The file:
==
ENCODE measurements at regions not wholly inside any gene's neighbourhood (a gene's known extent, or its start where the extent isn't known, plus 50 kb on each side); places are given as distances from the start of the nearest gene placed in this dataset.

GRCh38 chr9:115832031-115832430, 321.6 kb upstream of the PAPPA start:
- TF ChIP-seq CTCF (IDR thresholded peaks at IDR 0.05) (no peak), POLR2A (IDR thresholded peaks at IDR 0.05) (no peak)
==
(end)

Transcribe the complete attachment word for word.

ENCODE measurements at regions not wholly inside any gene's neighbourhood (a gene's known extent, or its start where the extent isn't known, plus 50 kb on each side); places are given as distances from the start of the nearest gene placed in this dataset.

GRCh38 chr9:115832031-115832430, 321.6 kb upstream of the PAPPA start:
- TF ChIP-seq CTCF (IDR thresholded peaks at IDR 0.05) (no peak), POLR2A (IDR thresholded peaks at IDR 0.05) (no peak)